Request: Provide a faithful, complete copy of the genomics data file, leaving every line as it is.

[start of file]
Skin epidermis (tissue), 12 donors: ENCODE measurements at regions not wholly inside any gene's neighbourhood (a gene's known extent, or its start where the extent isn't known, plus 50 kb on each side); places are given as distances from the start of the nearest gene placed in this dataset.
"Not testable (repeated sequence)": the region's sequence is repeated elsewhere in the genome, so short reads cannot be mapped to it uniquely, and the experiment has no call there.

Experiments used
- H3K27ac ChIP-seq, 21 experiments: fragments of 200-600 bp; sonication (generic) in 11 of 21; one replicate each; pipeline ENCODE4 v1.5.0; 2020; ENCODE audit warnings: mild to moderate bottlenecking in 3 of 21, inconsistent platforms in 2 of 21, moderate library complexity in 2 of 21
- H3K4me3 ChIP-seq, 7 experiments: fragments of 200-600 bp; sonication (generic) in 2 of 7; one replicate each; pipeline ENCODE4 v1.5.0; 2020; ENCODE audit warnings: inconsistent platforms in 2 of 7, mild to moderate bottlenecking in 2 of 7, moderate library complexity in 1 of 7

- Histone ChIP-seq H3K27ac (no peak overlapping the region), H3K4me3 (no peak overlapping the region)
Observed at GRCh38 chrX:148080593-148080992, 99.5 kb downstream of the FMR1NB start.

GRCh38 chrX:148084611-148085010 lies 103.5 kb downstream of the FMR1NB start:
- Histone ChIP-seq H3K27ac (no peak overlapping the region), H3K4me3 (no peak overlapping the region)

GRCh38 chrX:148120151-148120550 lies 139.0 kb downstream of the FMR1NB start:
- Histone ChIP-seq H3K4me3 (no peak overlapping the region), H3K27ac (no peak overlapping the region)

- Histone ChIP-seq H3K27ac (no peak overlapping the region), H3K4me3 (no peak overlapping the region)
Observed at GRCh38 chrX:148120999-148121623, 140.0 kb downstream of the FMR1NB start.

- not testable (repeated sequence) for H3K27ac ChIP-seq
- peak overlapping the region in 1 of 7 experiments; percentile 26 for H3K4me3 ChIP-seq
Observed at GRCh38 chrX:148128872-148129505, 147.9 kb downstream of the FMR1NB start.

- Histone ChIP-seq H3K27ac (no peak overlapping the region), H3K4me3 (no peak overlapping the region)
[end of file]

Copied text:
Skin epidermis (tissue), 12 donors: ENCODE measurements at regions not wholly inside any gene's neighbourhood (a gene's known extent, or its start where the extent isn't known, plus 50 kb on each side); places are given as distances from the start of the nearest gene placed in this dataset.
"Not testable (repeated sequence)": the region's sequence is repeated elsewhere in the genome, so short reads cannot be mapped to it uniquely, and the experiment has no call there.

Experiments used
- H3K27ac ChIP-seq, 21 experiments: fragments of 200-600 bp; sonication (generic) in 11 of 21; one replicate each; pipeline ENCODE4 v1.5.0; 2020; ENCODE audit warnings: mild to moderate bottlenecking in 3 of 21, inconsistent platforms in 2 of 21, moderate library complexity in 2 of 21
- H3K4me3 ChIP-seq, 7 experiments: fragments of 200-600 bp; sonication (generic) in 2 of 7; one replicate each; pipeline ENCODE4 v1.5.0; 2020; ENCODE audit warnings: inconsistent platforms in 2 of 7, mild to moderate bottlenecking in 2 of 7, moderate library complexity in 1 of 7

- Histone ChIP-seq H3K27ac (no peak overlapping the region), H3K4me3 (no peak overlapping the region)
Observed at GRCh38 chrX:148080593-148080992, 99.5 kb downstream of the FMR1NB start.

GRCh38 chrX:148084611-148085010 lies 103.5 kb downstream of the FMR1NB start:
- Histone ChIP-seq H3K27ac (no peak overlapping the region), H3K4me3 (no peak overlapping the region)

GRCh38 chrX:148120151-148120550 lies 139.0 kb downstream of the FMR1NB start:
- Histone ChIP-seq H3K4me3 (no peak overlapping the region), H3K27ac (no peak overlapping the region)

- Histone ChIP-seq H3K27ac (no peak overlapping the region), H3K4me3 (no peak overlapping the region)
Observed at GRCh38 chrX:148120999-148121623, 140.0 kb downstream of the FMR1NB start.

- not testable (repeated sequence) for H3K27ac ChIP-seq
- peak overlapping the region in 1 of 7 experiments; percentile 26 for H3K4me3 ChIP-seq
Observed at GRCh38 chrX:148128872-148129505, 147.9 kb downstream of the FMR1NB start.

- Histone ChIP-seq H3K27ac (no peak overlapping the region), H3K4me3 (no peak overlapping the region)